Licensees who miss the renewal deadline will have to pay a $50 late-renewal fee to IDFPR (in addition to the standard $150 renewal fee). Although you might expect the late fee to escalate over time, it does not. The same fee will be due as long as you complete the renewal anytime during the next license renewal period.  However, you only have 30 days to renew online with a credit card payment.  After that, you will be required to print and mail the renewal form with a check or money order.

If you remain in a non-renewed status beyond a full renewal period, you will be responsible for paying any additional missed renewal fees if/when you eventually renew your license. In other words, the IDFPR will require you to “catch up” on all missed fees from the period of time when your license was in a non-renewed status.

This graphic illustrates how the fees escalate over time:

Broker Late Renewal Fee Chart v2

Continuing Education or Post-License Education:

Brokers who renew on time must complete either 12 credit hours of CE or 30 hours of post-license education before renewing their license. (If you’re not sure which one you need, read our prior article.)  The education requirements remain the same for those who complete a late renewal. So, if you miss the renewal and plan to renew sometime in May, be sure to complete your education requirement before applying for your new license. Failure to do so will result in additional fines/penalties.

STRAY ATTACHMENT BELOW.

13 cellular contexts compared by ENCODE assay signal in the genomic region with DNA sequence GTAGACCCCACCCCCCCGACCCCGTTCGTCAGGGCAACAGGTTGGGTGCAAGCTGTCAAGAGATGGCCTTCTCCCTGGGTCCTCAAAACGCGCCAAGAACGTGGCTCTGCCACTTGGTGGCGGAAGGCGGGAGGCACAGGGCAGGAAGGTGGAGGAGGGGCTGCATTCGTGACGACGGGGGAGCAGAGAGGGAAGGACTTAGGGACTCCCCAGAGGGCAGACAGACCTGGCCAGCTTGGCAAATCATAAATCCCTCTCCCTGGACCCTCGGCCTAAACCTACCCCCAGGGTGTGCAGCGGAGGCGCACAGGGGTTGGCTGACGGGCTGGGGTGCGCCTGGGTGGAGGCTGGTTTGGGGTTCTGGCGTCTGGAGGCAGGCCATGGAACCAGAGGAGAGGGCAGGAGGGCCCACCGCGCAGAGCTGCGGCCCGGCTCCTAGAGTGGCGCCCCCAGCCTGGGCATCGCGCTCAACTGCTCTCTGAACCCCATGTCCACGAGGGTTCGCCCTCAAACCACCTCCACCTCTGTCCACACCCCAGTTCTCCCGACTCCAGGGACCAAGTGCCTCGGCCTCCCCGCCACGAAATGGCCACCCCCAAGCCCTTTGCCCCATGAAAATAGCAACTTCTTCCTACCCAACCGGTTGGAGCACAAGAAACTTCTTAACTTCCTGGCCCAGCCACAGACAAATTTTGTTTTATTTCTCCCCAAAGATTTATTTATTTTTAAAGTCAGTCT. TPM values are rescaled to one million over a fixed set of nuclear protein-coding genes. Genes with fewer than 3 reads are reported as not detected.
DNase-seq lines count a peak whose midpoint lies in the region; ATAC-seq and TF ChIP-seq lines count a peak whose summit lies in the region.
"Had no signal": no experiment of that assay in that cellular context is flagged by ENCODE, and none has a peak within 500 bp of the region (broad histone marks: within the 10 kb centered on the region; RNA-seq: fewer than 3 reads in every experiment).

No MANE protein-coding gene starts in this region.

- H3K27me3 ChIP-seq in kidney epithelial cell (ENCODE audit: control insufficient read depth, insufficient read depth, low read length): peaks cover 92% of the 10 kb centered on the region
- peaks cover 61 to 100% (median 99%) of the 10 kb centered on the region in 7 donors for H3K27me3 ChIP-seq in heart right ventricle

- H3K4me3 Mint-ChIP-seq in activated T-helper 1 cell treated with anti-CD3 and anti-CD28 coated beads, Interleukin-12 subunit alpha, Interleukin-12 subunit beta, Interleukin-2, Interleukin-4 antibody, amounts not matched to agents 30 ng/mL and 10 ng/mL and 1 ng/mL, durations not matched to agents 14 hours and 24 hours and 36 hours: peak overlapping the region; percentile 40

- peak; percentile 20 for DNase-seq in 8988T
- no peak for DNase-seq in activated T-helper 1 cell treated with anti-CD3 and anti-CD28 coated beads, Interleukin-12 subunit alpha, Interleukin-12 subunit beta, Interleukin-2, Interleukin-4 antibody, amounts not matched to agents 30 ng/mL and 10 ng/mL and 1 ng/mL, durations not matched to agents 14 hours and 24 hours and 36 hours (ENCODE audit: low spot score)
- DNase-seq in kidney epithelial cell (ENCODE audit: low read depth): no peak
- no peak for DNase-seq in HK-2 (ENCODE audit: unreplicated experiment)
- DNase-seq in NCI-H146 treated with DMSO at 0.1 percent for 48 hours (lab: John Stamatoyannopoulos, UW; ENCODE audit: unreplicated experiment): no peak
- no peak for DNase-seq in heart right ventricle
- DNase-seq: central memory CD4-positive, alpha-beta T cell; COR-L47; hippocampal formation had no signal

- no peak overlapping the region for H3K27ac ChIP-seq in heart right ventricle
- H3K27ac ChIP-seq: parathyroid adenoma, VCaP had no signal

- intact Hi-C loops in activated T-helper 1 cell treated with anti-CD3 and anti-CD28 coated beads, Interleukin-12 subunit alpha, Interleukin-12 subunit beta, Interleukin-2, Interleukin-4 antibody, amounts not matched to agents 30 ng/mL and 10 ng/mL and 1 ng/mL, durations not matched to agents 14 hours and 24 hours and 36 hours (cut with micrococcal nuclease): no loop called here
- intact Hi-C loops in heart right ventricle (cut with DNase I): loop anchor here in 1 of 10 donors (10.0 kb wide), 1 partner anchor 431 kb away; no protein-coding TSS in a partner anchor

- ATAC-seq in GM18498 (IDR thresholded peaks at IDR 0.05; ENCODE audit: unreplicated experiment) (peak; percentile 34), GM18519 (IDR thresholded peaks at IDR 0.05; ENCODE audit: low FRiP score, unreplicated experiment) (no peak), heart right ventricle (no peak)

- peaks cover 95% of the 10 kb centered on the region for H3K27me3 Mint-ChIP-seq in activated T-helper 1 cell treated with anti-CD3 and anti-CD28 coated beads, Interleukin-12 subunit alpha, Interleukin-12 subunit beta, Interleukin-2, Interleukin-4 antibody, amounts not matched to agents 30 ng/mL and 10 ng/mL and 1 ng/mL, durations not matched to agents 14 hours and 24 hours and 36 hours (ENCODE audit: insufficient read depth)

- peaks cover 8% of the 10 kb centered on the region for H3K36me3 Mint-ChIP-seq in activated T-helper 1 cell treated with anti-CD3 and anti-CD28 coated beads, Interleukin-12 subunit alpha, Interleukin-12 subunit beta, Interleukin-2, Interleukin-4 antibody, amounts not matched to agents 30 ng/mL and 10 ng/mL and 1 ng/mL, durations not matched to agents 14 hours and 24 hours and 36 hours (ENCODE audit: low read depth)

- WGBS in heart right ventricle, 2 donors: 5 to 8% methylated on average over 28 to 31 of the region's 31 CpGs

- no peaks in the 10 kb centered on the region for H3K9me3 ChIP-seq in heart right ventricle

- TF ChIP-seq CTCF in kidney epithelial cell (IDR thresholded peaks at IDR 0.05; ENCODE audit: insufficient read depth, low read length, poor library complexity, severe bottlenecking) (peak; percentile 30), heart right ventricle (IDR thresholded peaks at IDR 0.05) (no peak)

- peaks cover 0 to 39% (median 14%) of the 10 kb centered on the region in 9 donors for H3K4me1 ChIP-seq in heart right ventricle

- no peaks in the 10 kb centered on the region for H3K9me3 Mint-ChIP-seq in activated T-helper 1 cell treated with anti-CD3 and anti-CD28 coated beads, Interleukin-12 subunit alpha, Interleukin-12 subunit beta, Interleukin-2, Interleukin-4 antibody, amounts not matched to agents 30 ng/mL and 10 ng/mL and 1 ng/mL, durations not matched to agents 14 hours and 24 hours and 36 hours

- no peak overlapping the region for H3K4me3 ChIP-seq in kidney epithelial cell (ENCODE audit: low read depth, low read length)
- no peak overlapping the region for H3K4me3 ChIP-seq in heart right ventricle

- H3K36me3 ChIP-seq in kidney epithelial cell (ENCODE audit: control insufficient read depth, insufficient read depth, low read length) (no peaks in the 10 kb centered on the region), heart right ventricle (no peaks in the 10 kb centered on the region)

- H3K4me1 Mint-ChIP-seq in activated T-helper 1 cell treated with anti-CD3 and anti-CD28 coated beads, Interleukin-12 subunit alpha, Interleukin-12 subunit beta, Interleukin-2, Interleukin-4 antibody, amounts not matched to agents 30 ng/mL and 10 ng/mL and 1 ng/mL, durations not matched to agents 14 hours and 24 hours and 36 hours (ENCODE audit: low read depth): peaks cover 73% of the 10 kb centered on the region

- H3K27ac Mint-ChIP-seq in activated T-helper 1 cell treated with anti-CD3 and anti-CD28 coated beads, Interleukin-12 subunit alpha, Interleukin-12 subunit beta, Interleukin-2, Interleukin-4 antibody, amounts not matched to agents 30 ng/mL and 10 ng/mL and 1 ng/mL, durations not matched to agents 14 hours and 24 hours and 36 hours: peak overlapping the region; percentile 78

Assuming that you complete your education requirement in May 2016 and then apply for your (late) license renewal, take note that the education you completed is retroactively applied to the prior renewal period and may not also be applied to your next license renewal (due by April 30, 2018.)

Individuals who wait more than two years to renew will fall into the “reinstatement” category. At that point, you may be subject to different and/or additional education requirements, as mandated by the IDFPR.

Compliance Considerations:

Late license renewal is no big deal if you are not currently engaged in business that requires you to hold a real estate license. If you just cringed, here’s what you should know:

  • If your license expires and you have active transactions, you may not continue to participate in those transactions. Acting without a license can result in a fine of up to $25,000!  You should immediately notify your sponsoring broker that your license has expired, so that they may take appropriate steps to address the situation.
  • If you are also a REALTOR®, the change in your license status(es) will likely impact your membership(s), including access to the MLS. Contact your local REALTOR® association for more details.

After the April 30 deadline, finding the right education program can be tricky. Real Estate Institute will continue offering our popular 12-hour core/elective CE program and the 30-hour Broker post-license education program that’s required for new licensees.

Call 800-995-1700 if you have any questions about the education required for late renewal.